27 May 2010
People who disregard South Africa’s laws during the 2010 Fifa World Cup™ will be “red-carded” by the law, with 54 special courts set up around the country to handle World Cup-related cases speedily.
Deputy Justice Minister Andries Nel told BuaNews that the 54 special courts, set up by the Department of Justice and Constitutional Development, were prepared for whatever the event threw their way.
“The courts are ready,” he said in Pretoria this week. “A large number of acting magistrates were appointed this week, and practice runs have taken place at these courts.”
Nel warned that the courts would not hesitate to deal with criminals during the soccer tournament: “Any hooligans or criminals who try their luck during the World Cup will also feel something – the red card of the law,” he said.
Countrywide courts, two shifts
The special courts – 34 at district courtrooms and 20 in regional courts – have been set up throughout the country. Most are expected to open on Friday, 28 May and will hear cases until 25 July.
There will be seven courtrooms in Limpopo province, four in Mpumalanga, seven in the Eastern Cape, three in KwaZulu-Natal and two in the Western Cape. The North West province will get four special courtrooms, the Free State three and the Northern Cape two. Gauteng province will have the most number of courtrooms – 22 in total.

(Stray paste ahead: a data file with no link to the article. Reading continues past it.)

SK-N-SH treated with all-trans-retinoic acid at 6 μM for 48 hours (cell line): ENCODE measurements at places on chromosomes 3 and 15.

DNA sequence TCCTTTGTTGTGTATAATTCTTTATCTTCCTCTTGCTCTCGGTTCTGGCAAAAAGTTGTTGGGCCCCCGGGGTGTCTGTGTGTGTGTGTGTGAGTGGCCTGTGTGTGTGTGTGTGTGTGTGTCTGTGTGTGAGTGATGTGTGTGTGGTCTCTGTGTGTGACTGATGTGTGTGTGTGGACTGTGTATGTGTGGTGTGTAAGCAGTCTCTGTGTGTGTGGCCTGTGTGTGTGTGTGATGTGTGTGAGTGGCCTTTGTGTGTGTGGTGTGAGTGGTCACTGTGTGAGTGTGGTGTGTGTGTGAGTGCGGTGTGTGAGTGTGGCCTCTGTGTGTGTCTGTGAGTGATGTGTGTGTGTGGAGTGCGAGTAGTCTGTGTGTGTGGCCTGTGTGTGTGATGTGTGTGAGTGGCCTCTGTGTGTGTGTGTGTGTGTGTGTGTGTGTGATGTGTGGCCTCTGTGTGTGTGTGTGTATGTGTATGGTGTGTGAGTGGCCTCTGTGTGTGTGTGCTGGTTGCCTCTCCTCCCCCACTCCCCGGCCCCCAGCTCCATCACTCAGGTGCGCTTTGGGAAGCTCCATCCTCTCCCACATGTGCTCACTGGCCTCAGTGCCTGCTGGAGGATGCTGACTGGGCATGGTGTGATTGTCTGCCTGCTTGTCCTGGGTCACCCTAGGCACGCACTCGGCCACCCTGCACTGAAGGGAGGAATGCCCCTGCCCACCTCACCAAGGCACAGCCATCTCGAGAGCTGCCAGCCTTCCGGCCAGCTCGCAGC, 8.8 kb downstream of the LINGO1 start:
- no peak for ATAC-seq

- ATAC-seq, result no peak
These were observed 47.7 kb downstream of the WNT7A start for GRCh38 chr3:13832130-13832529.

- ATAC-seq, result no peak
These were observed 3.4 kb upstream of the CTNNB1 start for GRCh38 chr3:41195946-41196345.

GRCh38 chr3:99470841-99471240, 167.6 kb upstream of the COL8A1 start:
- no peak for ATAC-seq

To ensure that cases are dealt with speedily, the courts will operate on two shifts – a day shift from 7.45am to 4.30pm and a night shift from 4.30pm to 11pm.
The department said it had a constitutional obligation to ensure that the rights of all people within the borders of South Africa were protected.
“In the furtherance of this constitutional mandate, the department is putting extraordinary measures in place to ensure that the cases involving the multitude of soccer fans and participating teams who will be coming from all corners of the world for the World spectacle are fast-tracked,” the department said.
The South African Police Service, the National Prosecuting Authority, Legal Aid South Africa and the Judiciary are all involved in the Administration of Justice Plan, which will be implemented to deal with crimes associated with the World Cup.
The dedicated courts would also avoid disruption to the normal judicial services for South African citizens, the department said.
“These court rooms will deal with all 2010 Fifa World Cup-related cases. These dedicated court rooms are in courts which are mainly in host cities and located closer to the stadiums and ports of entry,” the department added.